Probation for man who fired 2 shots while fighting for control of Chicago cop’s gun

CHICAGO — A man has been sentenced to probation for firing two shots from a Chicago police officer’s handgun while the cop struggled for control of the weapon in Lincoln Park last year.

Thomas Tucker, 30, pleaded guilty to aggravated battery of a peace officer and endangering others by recklessly discharging a firearm, according to court records. Judge Anjana Hansen handed him two years of probation with orders to undergo a mental health evaluation and treatment. Court records show that he must also submit a DNA sample for indexing and meet other obligations.

The officer, working alone, and a separate two-person squad car responded to the 2100 block of North Cleveland around 8:50 p.m. on March 10, 2023, after two residents reported hearing unusual noises outside their home.

Footage from the solo cop’s body camera, secured by CWBChicago through a Freedom of Information request, showed the 50-year-old officer searching yards, gangways, and a construction site before he discovered the source of the noise: Tucker, who was hanging out between two homes.

“You gotta get outta there, come on,” the cop ordered.

Thomas Tucker and a frame from the officer’s bodycam (Chicago Police Department)

But Tucker took a “crouching position,” prosecutors later said, and walked toward the veteran officer at an “accelerated pace.” Officials said Tucker talked about taking the cop’s gun while raising a rock over his head.

Here’s the relevant portion of the officer’s camera footage. In a letter accompanying the video, CPD said it blurred portions of the footage and removed some audio to protect witnesses and victims:

About 70 seconds into the video, the officer asks a dispatcher to send backup.

“Unit coming in? I’m sorry. The radios are not good,” the dispatcher replies.

The officer, grappling with Tucker, doesn’t have a chance to repeat himself.

Not coincidentally, the city switched Near North (18th) District police radio traffic to a new encrypted system on the very day that the officer and dispatcher complained about the quality of the transmissions.

At the 1:25 mark, you’ll hear him yell an expletive and then two muffled gunshots as his weapon fires. The fight rages on as the dispatcher asks if any officers have an emergency. Finally, a little more than a minute after the gunshots, the cop manages to free a hand to activate his radio while using his other hand to keep his pistol from being used against him.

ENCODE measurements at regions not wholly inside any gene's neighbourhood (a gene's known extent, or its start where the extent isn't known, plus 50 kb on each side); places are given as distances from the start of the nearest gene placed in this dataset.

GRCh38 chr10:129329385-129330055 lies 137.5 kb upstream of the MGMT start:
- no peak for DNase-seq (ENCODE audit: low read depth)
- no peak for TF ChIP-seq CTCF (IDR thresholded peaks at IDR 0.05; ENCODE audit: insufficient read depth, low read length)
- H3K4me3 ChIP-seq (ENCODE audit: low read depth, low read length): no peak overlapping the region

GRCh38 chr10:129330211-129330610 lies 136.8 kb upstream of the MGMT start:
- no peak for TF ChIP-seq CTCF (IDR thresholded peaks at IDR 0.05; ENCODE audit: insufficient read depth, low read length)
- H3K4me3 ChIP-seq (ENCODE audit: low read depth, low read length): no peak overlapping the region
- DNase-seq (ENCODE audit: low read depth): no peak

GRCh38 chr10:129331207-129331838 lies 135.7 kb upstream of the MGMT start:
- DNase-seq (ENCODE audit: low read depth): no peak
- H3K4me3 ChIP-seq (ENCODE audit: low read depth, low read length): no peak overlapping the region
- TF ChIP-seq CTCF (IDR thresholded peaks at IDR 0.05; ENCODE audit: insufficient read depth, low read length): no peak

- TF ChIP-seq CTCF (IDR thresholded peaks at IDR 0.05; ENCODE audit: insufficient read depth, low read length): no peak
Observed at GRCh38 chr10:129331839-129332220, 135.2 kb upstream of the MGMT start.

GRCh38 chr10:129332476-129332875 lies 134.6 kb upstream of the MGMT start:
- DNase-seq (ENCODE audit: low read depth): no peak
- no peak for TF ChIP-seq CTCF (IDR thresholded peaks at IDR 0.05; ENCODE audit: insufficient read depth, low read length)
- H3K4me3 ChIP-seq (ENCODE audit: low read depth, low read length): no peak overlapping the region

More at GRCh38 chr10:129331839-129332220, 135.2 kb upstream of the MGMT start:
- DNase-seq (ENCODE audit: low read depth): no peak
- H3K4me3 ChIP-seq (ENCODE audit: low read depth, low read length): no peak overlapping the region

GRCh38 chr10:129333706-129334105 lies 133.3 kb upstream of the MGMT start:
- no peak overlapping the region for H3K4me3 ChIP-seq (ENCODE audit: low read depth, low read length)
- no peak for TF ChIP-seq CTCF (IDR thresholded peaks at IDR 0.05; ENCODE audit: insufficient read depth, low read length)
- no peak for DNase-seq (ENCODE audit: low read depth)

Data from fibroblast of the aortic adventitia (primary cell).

“1812 EMERGENCY ON CLEVELAND!” he screams.

About 90 seconds after the shots were fired, the dispatcher began relaying information from 911 callers who reported the gunfire. And, after a two-minute fight, the officer regains control of his gun, and Tucker runs away.

Witnesses directed backup officers to a nearby yard, where Tucker allegedly tried to move toward another officer’s gun before being restrained about 20 minutes later. The officer was taken to Advocate Illinois Masonic Medical Center with bite wounds and abrasions.

Prosecutors dropped the most serious charge Tucker faced, disarming a peace officer, and a handful of additional gun-related felonies in his plea deal.

The city’s encrypted radio system is designed to keep the general public from hearing police radio traffic. When CPD began transitioning to the secure network, then-Mayor Lori Lightfoot insisted that the project was necessary for officers’ safety.

Lightfoot refused to allow live monitoring of police transmissions by the public and credentialed media outlets. Instead, the city partnered with a third party, which streams encrypted radio traffic on a 30-minute delay.

While campaigning in December 2022, Brandon Johnson said he would make police radio traffic available to media outlets.

Encryption “makes public safety more difficult for everyone involved—media, [violence] interrupters and even police, whose work is complemented by these entities,” Johnson said, according to the Chicago Tribune.

He has not followed through on his promise.

An Illinois legislator introduced a bill in January requiring any local law enforcement agency that uses encrypted radio systems to make their transmissions available in real-time to newspapers and FCC-licensed broadcasters. The proposal is still working its way through the legislature.

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About CWBChicago 6553 Articles
CWBChicago was created in 2013 by five residents of Wrigleyville and Boystown who had grown disheartened with inaccurate information that was being provided at local Community Policing (CAPS) meetings. Our coverage area has expanded since then to cover Lincoln Park, River North, The Loop, Uptown, and other North Side Areas. But our mission remains unchanged: To provide original public safety reporting with better context and greater detail than mainstream media outlets. Our editorial email address is